The hurricane season of 2005 was “a wakeup call,” Florida Power & Light (FPL) spokesman Bill Orlove told Utility Dive.

“There is no utility that is hurricane-proof,” Orlove said. “We know there will be outages. But we certainly saw the difference between Hurricane Wilma in 2005 and Irma in 2017.”

Ahead of Hurricane Irma, the utility pre-staged thousands of utility workers throughout the state and mustered a restoration workforce that grew to 28,000. The utility also saw the benefits of billions in investment in grid hardening and modernization, including turning to reinforced or concrete poles.

“We saw that our infrastructure held up well during Hurricane Irma,” Orlove said.

Some of the recovery improvement can be credited to Itron, a technology and services company that helps utilities control and manage their grids. The company has helped FPL to manage almost 4,000 automated feeder switches and 20,000 line sensors, and last year the two companies signed a seven-year renewal contract for those services.

“You are never going to be able to prevent all storm damage,” Matt Smith, senior director of grid management at Itron, told Utility Dive. “So our focus shifts to … what can we do to get power back as quickly as possible?”

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Itron’s monitoring capabilities allow outages to be located quickly, leading to faster restoration. With FPL, it is piloting pole sensors that can measure tilt and shock. On the other hand, many utilities are still “driving the lines” after a storm, said Smith, in order to locate downed lines or damaged equipment.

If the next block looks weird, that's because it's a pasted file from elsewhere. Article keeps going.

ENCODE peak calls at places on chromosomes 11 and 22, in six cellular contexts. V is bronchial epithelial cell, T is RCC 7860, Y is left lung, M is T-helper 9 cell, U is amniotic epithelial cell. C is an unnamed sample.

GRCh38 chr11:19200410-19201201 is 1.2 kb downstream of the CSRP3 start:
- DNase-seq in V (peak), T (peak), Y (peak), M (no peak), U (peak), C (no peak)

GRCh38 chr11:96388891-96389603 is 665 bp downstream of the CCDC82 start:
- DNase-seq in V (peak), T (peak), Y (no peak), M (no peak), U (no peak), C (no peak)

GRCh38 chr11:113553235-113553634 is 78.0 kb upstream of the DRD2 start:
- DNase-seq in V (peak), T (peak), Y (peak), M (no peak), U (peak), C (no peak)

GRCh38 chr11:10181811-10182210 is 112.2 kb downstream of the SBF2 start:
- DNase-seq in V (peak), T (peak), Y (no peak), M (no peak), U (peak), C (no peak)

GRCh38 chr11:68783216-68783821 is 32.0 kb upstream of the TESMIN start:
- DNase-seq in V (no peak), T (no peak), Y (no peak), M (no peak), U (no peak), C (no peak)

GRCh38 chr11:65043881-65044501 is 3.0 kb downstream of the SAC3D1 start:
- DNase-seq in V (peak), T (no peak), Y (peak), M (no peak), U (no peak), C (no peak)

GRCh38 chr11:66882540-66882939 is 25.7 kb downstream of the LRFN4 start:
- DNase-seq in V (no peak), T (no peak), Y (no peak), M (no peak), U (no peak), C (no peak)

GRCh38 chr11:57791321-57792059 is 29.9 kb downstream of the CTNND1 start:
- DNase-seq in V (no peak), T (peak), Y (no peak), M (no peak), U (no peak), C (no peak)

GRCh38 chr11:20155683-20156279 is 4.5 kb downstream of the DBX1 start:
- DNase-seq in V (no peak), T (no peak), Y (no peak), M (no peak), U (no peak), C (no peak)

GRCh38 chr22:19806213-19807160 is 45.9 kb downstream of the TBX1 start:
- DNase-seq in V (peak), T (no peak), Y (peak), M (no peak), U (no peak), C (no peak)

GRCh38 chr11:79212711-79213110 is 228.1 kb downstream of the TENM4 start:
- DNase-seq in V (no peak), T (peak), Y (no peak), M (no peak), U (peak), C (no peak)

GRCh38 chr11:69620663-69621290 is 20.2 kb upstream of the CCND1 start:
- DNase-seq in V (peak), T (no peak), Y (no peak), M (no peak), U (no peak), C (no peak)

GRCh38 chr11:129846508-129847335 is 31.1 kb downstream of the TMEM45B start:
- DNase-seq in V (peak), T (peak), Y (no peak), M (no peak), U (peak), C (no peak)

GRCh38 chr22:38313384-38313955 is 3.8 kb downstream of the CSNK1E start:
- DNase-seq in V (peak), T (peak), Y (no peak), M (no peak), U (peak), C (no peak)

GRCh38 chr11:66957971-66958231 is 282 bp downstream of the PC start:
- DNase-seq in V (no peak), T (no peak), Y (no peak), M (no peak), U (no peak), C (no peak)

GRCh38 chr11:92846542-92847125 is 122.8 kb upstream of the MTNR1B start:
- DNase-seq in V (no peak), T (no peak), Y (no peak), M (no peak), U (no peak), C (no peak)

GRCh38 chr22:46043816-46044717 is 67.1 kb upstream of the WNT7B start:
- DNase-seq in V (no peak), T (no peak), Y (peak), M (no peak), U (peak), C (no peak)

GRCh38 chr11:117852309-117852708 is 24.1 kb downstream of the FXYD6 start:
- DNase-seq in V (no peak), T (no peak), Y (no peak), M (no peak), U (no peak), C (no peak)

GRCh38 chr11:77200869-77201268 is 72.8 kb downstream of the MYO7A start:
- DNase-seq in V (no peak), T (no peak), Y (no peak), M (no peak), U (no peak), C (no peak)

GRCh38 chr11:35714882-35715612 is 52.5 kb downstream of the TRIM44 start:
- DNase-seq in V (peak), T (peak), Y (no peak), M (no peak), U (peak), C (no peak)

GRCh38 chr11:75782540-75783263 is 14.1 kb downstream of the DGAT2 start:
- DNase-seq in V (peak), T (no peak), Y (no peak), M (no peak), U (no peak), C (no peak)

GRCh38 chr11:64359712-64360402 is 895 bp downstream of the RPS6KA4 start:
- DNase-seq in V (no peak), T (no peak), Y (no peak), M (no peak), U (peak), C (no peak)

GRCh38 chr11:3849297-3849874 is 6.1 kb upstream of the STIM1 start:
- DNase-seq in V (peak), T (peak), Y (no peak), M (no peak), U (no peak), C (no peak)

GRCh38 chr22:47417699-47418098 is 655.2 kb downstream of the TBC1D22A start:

Sending out a crew to locate a fault is inefficient, slow and likely means they will have to then make another trip to procure the necessary tools and equipment, said Smith.

The goal is to be able to remotely locate the defect, isolate the issue and restore power to as many customers as possible, and then send the crew. “The more that they can understand right up front, the better they can get crews to the right location as fast as possible,” said Smith. “We provide infrastructure that allows utilities to keep eyes and ears open during a storm.”

A community approach to undergrounding 

Up the coast from FPL’s service territory, Jacksonville Energy Authority has adopted a similar-pronged approach to improving resilience for its 466,000 electric customers.

“Every year, we undertake storm hardening exercises, but we really hadn’t been hit directly until Hurricane Matthew and then Irma,” JEA President and COO Melissa Dykes told Utility Dive. “We had the chance to put to test all the improvements we’d made.”

In 2016, Hurricane Matthew left about a quarter million Jacksonville customers in the dark; a year later, Irma left 280,000 without power.

“We’ve been putting additional sensors onto the grid to give us more central control, so we can respond much more quickly and minimize outages.”

Melissa Dykes

President and COO, Jacksonville Energy Authority